In a world where people cannot even agree on pronominal usage, how can we decide on the intrinsic value of a work of art? Or better, we might ask the question of whether or not artistic value functions like the rules of grammar, and whether some people know them better than others. Do those who know more about art can have a better sense of artistic value? Does their experience allow them to know artistic value when they see it? Does the man who spent his life looking at painting have a better sense of artistic value than the man who is seeing a painting for the first time?

If we can, pace Supreme Court Justice Potter Stewart, know that a work is pornographic when we see it, why can we not say the same about a work of art?

Anyway, Gopnik, perhaps because he is writing in Town and Country, reduces it all to a question of taste. He opens his essay with the famous Latin expression: De gustibus non est disputandum. It means, there is no arguing with taste.

Since taste is highly individual, we can imagine that your taste in oysters might not correlate with mine or that your taste in decor is not the same as mine. This does not mean that there is no such thing as a bad oyster-- it will make you sick, regardless of your taste-- or that a hoarder’s hovel is not generally repugnant-- because the question is not taste in decor but offense to human sensibility.

Of course, if you take the contents of a hoarder’s hovel and dump them in a museum, you can confidently assume that some well-heeled individuals, filled full with their pretense to know something about art, will declare it to be a great leap forward in art history. Or some such.

One suspects that judging art is not a matter of taste. After all, great art cannot merely appeal to the taste of a single individual. Great art becomes great because it speaks to large groups of individuals over long periods of time. That is, it transcends time and place. It even transcends, dare we suggest, taste.

When it comes to artistic value, we all know, even if Gopnik fails to mention it, that there is such a thing as the art market. Need we say that any market can be corrupted. The art market in particular is subject to all manner of deception and corruption. It has always been easy enough for a dealer who possesses a slew of works by artist X to hire two auction bidders who will bid up the price of a work by artist X, thus jacking up the value of the dealer’s stash.

Of course, market pricing of art is not quite the same thing as market pricing of pork bellies or wheat. We do not, at least under normal circumstances, consume art the same way we consume bacon or Wheaties. We might say that we do, but, strictly speaking we do not.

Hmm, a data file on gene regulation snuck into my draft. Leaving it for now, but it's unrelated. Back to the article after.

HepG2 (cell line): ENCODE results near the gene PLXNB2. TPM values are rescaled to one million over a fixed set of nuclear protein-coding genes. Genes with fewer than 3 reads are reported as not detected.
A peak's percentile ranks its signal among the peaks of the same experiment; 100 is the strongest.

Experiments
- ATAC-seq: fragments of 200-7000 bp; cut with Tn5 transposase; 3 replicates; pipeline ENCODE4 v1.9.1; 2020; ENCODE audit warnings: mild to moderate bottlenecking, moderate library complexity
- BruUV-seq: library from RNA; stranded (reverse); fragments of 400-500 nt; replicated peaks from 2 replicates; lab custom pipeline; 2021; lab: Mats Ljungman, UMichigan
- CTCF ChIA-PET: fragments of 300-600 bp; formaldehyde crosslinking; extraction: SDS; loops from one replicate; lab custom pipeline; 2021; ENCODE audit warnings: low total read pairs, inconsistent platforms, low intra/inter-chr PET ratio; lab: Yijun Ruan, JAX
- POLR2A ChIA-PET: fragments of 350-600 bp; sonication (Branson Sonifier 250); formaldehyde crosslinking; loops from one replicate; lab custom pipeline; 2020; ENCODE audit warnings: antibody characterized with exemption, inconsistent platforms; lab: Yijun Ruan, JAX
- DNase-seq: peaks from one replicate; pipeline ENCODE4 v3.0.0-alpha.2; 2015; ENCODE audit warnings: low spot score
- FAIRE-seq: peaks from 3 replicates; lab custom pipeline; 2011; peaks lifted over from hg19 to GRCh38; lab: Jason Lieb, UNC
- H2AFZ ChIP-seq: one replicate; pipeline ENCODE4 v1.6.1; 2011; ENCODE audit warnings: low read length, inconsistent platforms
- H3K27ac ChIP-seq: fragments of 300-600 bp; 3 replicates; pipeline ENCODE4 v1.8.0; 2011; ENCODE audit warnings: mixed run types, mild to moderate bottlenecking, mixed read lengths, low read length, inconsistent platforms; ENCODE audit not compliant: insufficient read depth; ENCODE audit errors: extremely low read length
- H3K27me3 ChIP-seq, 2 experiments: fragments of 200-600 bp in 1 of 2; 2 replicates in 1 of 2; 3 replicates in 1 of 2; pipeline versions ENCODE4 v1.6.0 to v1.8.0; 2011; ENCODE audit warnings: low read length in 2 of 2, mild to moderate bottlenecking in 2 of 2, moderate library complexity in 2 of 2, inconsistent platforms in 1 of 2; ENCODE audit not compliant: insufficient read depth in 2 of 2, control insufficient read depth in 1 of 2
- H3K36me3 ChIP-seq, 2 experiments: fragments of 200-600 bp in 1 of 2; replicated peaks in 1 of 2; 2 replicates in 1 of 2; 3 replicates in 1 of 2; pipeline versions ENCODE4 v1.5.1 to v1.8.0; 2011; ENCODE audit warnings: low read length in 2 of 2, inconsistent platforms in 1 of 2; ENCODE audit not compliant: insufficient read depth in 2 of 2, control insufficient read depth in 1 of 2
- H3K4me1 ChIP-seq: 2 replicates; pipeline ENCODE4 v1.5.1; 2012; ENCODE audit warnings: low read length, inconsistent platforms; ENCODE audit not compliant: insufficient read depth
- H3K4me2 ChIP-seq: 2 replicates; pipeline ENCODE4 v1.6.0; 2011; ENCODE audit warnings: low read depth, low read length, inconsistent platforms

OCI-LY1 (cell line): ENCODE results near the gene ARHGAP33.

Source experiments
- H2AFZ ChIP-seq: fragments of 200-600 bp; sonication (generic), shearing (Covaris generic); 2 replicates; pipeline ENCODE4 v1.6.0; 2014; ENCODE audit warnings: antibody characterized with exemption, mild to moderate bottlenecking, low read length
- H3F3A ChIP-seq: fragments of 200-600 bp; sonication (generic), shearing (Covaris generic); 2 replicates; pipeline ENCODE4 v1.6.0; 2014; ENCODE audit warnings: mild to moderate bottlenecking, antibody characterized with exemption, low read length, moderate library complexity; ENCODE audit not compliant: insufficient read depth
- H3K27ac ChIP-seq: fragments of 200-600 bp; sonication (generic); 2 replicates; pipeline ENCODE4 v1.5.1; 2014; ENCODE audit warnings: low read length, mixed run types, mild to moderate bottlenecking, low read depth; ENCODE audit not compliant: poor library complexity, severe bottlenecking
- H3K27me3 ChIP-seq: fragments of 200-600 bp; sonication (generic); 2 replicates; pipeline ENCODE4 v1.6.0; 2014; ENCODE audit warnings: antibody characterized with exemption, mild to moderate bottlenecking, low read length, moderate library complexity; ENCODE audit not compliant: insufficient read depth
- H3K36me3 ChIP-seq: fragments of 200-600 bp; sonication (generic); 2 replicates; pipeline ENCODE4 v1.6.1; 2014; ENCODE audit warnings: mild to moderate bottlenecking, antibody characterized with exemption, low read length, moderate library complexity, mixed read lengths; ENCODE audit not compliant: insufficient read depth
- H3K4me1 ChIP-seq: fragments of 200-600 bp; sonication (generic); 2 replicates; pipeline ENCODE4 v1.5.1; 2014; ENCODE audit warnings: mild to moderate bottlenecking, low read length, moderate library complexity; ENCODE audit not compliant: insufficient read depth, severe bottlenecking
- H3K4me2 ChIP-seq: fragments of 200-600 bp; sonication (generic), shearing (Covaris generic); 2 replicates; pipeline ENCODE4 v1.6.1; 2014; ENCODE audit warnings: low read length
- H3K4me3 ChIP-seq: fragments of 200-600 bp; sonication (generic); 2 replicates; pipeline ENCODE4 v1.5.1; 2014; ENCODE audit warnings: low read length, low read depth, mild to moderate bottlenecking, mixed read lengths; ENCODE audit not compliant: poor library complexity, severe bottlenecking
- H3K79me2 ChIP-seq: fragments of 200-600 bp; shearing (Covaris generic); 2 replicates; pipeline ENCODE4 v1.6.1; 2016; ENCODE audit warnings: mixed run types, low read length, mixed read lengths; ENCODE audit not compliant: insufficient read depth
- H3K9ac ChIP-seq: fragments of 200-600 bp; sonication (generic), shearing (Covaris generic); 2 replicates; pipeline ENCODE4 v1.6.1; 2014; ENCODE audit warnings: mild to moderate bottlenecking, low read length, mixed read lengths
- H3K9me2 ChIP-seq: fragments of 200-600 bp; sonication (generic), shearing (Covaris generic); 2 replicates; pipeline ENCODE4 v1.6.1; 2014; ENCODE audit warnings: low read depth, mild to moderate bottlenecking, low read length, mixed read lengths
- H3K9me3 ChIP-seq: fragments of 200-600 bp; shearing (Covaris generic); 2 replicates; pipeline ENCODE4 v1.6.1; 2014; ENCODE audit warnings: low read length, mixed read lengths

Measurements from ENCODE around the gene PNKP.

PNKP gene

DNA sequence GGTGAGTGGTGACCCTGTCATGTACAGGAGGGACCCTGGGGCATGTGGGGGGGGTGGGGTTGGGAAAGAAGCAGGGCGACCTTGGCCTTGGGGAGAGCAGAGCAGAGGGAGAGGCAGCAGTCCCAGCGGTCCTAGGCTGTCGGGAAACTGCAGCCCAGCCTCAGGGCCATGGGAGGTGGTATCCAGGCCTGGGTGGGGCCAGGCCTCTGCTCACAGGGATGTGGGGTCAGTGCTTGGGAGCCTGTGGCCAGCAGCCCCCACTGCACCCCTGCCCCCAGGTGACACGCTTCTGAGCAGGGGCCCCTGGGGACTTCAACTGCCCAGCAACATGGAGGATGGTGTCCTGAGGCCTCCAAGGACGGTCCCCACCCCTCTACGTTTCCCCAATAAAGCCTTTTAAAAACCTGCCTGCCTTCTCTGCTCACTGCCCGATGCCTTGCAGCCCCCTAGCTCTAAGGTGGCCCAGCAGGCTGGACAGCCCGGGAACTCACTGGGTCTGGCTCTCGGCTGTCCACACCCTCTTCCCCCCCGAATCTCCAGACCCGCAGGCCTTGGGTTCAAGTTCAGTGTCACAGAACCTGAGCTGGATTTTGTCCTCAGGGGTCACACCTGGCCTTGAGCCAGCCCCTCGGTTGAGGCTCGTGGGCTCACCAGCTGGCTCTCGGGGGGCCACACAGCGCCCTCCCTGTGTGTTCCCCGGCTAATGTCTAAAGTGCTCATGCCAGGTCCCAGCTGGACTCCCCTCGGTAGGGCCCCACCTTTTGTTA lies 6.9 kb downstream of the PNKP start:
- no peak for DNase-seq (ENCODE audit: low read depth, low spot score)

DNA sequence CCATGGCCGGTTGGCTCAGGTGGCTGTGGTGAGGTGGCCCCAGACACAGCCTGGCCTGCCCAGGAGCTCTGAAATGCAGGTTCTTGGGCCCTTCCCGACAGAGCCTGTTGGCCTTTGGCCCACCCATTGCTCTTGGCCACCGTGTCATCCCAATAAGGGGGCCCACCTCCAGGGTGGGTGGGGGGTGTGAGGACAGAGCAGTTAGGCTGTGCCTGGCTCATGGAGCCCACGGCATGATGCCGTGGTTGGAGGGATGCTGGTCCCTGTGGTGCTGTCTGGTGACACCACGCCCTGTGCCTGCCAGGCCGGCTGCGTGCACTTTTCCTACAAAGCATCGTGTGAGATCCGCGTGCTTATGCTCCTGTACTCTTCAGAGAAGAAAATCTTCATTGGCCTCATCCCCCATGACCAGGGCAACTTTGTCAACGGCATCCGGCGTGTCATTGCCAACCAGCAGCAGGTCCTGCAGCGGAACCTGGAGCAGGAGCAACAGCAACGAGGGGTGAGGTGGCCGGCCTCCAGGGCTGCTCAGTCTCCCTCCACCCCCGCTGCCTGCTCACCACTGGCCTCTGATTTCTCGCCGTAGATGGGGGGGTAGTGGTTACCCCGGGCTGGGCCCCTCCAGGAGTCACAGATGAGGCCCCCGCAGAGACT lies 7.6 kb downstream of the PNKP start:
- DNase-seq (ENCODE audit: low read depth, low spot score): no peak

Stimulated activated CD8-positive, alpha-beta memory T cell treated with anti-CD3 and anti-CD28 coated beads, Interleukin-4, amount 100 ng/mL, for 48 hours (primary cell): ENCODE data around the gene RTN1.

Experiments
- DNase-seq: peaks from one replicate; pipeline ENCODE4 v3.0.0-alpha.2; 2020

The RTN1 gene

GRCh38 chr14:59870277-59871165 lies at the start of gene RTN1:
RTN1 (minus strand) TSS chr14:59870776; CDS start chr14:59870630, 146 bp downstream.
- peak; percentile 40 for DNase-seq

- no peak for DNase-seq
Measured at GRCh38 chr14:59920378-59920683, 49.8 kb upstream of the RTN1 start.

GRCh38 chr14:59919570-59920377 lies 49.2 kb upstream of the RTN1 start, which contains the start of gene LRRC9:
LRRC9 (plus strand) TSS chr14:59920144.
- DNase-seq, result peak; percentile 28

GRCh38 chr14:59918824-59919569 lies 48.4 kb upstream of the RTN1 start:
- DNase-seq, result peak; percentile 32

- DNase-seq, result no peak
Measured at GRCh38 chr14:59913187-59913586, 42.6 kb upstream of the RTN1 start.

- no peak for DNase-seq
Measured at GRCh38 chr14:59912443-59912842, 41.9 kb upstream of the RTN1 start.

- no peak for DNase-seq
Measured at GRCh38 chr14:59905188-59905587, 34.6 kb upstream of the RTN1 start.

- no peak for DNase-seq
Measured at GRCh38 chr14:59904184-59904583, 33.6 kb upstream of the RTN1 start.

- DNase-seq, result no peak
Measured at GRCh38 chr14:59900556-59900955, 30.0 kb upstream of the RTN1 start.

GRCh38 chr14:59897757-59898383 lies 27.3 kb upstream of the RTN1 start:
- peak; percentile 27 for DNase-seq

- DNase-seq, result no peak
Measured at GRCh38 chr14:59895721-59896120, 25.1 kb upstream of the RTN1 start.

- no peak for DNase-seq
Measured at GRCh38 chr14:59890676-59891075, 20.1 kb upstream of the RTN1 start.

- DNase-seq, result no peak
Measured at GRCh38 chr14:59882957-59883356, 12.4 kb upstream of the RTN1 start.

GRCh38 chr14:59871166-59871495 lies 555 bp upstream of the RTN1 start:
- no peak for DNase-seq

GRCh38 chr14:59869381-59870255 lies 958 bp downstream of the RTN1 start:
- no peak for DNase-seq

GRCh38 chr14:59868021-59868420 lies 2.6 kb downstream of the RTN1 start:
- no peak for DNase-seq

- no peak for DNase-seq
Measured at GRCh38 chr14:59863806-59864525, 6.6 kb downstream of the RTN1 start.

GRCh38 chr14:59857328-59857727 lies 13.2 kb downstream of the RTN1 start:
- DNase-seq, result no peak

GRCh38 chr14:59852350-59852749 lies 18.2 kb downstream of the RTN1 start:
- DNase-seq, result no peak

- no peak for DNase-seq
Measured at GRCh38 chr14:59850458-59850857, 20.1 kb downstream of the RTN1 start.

Since art is bought and sold, and since it is not consumed, its value will probably be established over time by a series of market events. In this way the value of art is determined roughly as English grammar is set.

In the end we like to assume the best art will be recognized. But, there is no guarantee. The longer people look at a work, the more people who look at and experience a work, the more likely it will be that we will discover something like intrinsic value. Or should we say, people in the know, experts will have an inordinate influence on what we do or do not value.

Needless to say our woke intelligentsia is having none of this. They reject the market value of certain artistic works because they do not like the message and because they and their friends refuse to be judged against the standards established by, for example, Homer or Dickens. Those who reject the verdict of the art market, a free market-- though not quite as free as the market in language usage-- are forced to conjure vast transnational, transhistorical conspiracies. This makes them sound paranoid, but that is not our problem. Not believing in markets exacts a cost, in mental health terms.

Of course, giving credit to markets saves us from the tyranny of experts. But that does not mean that experts do not matter. We all love democracy-- at least we say so-- but the value of great art is not normally determined by the hoi polloi. 

Here Gopnik introduces an amusing sidelight. 

Gopnik loves Mozart. In that he is not alone. One day he discovered that one of the great musical geniuses of our time, the Canadian pianist Glenn Gould, was not quite as enamored of Wolfgang. I was not too surprised. Some people of my acquaintance believe that there is a jejune quality to Mozart, one that does not exist in the greatest composer ever, that would be the GOAT-- Johann Sebastian Bach.